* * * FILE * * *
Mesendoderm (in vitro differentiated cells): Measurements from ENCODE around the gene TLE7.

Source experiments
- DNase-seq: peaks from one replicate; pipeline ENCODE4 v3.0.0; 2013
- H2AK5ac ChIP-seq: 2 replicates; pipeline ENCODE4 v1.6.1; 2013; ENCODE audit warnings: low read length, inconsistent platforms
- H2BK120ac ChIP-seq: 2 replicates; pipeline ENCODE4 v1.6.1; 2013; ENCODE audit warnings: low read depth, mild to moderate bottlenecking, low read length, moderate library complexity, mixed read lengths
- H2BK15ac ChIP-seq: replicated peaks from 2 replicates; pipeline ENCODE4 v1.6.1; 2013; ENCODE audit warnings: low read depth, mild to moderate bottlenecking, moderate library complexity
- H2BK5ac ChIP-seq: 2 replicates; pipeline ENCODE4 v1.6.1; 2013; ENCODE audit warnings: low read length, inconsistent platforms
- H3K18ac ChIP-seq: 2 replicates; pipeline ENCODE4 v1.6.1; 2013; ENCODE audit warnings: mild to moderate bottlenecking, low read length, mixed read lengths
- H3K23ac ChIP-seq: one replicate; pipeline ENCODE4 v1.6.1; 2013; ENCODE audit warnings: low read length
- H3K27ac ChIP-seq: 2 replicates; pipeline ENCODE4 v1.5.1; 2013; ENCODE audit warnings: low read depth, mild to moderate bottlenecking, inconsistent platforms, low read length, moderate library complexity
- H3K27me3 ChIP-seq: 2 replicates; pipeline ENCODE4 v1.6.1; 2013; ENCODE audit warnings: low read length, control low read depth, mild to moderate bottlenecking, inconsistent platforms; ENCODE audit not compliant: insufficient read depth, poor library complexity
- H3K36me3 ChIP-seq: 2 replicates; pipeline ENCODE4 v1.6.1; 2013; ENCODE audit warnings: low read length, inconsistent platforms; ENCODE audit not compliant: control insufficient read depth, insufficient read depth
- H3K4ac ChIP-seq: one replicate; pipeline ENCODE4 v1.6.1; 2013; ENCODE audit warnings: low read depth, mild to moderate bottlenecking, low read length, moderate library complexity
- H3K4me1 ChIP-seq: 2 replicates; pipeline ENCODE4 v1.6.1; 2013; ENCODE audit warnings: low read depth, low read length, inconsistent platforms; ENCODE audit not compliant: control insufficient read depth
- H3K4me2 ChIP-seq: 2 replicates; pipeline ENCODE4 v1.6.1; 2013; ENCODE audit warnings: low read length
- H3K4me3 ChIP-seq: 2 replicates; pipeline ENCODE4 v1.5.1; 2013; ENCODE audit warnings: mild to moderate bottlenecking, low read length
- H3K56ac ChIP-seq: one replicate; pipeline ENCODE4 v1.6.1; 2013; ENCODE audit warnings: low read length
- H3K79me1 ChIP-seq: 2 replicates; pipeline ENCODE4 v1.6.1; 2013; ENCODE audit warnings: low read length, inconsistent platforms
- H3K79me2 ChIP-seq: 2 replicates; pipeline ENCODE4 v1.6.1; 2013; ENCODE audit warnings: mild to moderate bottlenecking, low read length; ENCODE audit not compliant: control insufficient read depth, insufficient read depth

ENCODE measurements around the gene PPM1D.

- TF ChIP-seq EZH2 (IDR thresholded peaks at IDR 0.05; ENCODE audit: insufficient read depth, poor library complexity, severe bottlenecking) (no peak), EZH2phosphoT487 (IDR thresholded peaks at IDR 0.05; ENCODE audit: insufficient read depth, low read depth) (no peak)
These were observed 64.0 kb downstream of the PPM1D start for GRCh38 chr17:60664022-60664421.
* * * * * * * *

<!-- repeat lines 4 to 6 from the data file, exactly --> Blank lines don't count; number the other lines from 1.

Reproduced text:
- H2AK5ac ChIP-seq: 2 replicates; pipeline ENCODE4 v1.6.1; 2013; ENCODE audit warnings: low read length, inconsistent platforms
- H2BK120ac ChIP-seq: 2 replicates; pipeline ENCODE4 v1.6.1; 2013; ENCODE audit warnings: low read depth, mild to moderate bottlenecking, low read length, moderate library complexity, mixed read lengths
- H2BK15ac ChIP-seq: replicated peaks from 2 replicates; pipeline ENCODE4 v1.6.1; 2013; ENCODE audit warnings: low read depth, mild to moderate bottlenecking, moderate library complexity